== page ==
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And from their fifth-floor plus stoop, under the good first sun, they panned and picked out Gelfman drawing for himself the first soda of the day; Dopey Duhvee leaning over his triycle to drool down big, rich spit bombs that burst over his mother’s shoes; Mrs. Chepper slipping the leash off her old Pekinese, blaring “Beauty, don’t be in a big hurry, don’t force!”; the cripple Fastenberg, who sang on subways, salting his cup with change; the cats of Schactman’s Market pawing, delicate as diviners, at the pails of chicken parts; Yenta Gersh, in a cut-down Homburg, blue-satin cocktail dress, and a black sneakers dragging her baby buggy up and down and back and forth across the Bay 4 sands, contendning with gulls over newssheets, bottle tops, wooden ice-cream spoons, bathing caps, umbrella handles, kite tails, atomizers, her short-handled one-toothed rake skimming, sifting, sorting, striking like a snake.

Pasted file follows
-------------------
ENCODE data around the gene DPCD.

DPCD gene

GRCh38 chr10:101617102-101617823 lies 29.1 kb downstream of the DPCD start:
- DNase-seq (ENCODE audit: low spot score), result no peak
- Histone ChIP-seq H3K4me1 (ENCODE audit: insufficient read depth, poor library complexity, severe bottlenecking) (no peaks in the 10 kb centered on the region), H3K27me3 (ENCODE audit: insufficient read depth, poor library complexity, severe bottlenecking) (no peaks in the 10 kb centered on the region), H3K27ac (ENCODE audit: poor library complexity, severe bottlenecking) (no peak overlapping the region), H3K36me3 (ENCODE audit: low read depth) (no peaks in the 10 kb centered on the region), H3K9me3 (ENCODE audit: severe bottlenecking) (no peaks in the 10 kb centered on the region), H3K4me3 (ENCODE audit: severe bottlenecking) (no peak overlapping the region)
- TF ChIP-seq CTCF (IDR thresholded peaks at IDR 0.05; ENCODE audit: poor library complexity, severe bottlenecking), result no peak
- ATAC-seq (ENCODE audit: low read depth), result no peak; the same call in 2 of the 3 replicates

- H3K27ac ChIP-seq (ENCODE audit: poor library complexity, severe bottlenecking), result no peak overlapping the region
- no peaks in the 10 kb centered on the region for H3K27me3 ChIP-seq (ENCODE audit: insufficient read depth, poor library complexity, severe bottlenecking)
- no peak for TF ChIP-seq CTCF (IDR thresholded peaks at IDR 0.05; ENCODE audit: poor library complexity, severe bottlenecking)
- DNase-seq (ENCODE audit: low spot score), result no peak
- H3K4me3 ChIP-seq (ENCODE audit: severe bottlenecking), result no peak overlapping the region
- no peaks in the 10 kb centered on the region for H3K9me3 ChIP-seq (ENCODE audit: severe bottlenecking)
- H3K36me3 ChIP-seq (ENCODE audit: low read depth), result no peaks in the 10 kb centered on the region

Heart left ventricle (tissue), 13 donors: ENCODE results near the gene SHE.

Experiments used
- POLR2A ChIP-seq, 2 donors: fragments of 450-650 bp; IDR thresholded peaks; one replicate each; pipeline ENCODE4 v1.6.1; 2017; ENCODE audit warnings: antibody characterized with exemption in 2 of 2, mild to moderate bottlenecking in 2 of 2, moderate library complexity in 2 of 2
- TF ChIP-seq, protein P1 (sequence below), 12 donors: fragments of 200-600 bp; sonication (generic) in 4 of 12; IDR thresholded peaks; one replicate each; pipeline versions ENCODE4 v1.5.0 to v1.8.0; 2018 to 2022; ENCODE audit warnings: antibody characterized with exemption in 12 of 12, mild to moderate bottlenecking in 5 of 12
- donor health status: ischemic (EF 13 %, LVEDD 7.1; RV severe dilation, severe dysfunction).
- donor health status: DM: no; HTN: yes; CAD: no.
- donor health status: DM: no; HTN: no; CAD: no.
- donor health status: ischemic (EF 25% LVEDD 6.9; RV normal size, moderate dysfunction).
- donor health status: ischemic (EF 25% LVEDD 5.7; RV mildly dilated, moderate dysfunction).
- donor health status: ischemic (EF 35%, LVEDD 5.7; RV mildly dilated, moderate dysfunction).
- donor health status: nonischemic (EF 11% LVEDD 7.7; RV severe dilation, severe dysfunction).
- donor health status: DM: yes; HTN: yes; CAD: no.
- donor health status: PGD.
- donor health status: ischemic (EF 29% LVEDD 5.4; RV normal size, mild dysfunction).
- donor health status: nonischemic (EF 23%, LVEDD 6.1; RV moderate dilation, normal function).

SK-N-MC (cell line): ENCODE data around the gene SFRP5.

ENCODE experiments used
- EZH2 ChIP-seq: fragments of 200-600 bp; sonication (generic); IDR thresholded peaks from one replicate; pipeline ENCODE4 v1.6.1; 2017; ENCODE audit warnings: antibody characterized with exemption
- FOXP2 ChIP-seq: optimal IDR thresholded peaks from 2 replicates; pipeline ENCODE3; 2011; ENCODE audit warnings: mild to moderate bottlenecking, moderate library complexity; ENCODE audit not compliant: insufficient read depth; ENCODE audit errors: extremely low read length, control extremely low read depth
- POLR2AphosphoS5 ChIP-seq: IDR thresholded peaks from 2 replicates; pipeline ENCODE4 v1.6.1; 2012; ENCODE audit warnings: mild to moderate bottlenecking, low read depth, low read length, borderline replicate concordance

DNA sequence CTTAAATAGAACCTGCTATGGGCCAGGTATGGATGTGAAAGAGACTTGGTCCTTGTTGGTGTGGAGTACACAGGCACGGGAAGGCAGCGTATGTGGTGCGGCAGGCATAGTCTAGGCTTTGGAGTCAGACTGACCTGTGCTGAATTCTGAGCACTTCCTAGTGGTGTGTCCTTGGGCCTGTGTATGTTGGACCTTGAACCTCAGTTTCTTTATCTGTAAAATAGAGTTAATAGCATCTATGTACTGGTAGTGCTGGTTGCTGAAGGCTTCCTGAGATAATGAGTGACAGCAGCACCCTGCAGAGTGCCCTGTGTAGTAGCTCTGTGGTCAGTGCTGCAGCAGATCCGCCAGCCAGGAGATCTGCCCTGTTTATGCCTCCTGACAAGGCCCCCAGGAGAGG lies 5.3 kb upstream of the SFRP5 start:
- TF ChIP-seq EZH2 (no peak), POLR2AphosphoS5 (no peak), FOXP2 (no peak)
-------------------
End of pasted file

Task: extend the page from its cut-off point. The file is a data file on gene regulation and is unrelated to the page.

“Fill it up, Shimmy,” his mother instructed. “Shimmy Shimmy, take in sweeter and green then your mother has.”

Once more she drifted into song.

It’s the pot cheese with a ta’am
It comes right from the farm
Sweet Maid, Sweet Maid…
— from Wallace Markfield, Teitlebaum’s Window (1970)

“I Read The News Today, Oh Boychik”; Brighton Beach Avenue

Photograph by Amber Tides, courtesy the Yenta Gersh Museum of Art at Brooklyn College.

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